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Activists See Loss of Civil Liberties

Amnesty International members say the war on terrorism has taken a toll on human rights.

November 02, 2003|Meg James | Times Staff Writer

Activists gathered in Redondo Beach on Saturday for an Amnesty International conference concluded that they don't have to venture overseas to find human rights abuses.

Instead, they said, there are plenty here at home.

The group's annual western regional conference, which began Friday and ends today at the Crowne Plaza Redondo Beach hotel, discussed different faces of discrimination around the globe -- everything from violence against women and gays to the ravages of AIDS in Africa to U.S. immigration policies and, in some instances, the corporate pursuit of profits.

But one issue in particular captured the attention of many of the more than 400 Amnesty International USA members at the conference: President Bush's war on terrorism.

The administration's actions, leaders of the group contend, have done little to make the world safer from terrorists.

Instead, they said, the government's detention of Muslims after the Sept. 11 attacks, passage of the U.S.A. Patriot Act and the war in Iraq have damaged the country's credibility.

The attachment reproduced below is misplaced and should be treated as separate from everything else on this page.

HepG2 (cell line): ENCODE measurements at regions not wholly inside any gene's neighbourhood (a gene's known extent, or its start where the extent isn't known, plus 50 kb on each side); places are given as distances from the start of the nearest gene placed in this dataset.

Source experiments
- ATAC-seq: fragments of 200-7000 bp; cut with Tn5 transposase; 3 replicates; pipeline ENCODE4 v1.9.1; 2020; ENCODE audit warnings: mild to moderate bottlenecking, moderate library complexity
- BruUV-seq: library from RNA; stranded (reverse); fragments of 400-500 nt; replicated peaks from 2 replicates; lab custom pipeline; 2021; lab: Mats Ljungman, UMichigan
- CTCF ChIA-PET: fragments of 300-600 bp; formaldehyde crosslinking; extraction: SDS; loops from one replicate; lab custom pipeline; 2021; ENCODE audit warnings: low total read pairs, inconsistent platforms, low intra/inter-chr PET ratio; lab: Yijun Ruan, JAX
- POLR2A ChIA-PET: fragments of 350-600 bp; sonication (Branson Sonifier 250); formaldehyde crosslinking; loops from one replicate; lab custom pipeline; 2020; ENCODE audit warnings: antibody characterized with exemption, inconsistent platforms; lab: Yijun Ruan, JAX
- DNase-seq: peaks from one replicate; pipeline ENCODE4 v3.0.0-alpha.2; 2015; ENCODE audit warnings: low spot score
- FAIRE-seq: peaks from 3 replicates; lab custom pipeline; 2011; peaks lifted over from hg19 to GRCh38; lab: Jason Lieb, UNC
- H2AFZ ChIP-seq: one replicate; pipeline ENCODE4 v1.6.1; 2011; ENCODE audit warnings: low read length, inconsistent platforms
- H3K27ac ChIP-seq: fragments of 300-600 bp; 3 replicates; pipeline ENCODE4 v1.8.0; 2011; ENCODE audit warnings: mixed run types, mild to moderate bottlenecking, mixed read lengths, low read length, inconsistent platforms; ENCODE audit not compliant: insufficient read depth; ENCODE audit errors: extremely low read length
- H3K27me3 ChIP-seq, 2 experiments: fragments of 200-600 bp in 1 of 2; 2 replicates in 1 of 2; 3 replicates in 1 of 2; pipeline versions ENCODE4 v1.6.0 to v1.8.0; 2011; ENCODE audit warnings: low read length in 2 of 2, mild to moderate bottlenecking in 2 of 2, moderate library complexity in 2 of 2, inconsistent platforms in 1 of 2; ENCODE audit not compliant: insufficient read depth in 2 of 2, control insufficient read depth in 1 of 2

William F. Schulz, executive director of Amnesty International USA, alleged that the Sept. 11 attacks allowed some administration officials to exploit legitimate fears about terrorism to implement long-held goals by scaling back civil liberties and privacy rights, and invading Iraq.

"They have been allowed to violate human rights in the name of protecting them," said Schulz, who lives in New York. "You don't stop terrorism solely from the use of force."

Catrin Schulte-Hillen, program director for Doctors Without Borders, said relief groups such as hers have struggled to distance themselves from the political objectives of governments, including the U.S.

Some administration officials, she said, used her group's decision not to set up an operation in postwar Iraq as evidence of minimal suffering.

Instead, Schulte-Hillen said, her agency simply had concluded that needs were greater in overlooked countries such as Liberia.

One of the keynote speakers, Loretta Ross, flew in from Atlanta. The founder of the National Center for Human Rights Education, a training center for grass-roots activists, she brought a simple message: We're not innocent either.

"We need to challenge the whole concept of American exceptionalism," Ross said. "We think we are above committing human rights violations, and that we have to look overseas, but we haven't fully implemented human rights at home."

Some human rights activists, Ross said, get lathered up about the treatment of prisoners in foreign lands without stopping to lend a hand to the homeless in their own community.

She challenged the group to tap into the discontent of working Americans who feel conflicted by the U.S. involvement in Iraq or burdened by the growing costs of health care.

"We have to be able to reinvent ourselves and be more relevant to regular people," Ross said. "We have to take on the suffering of the American people and say we feel the pain of Enron and the pain of families of the military who are fighting over in Iraq."

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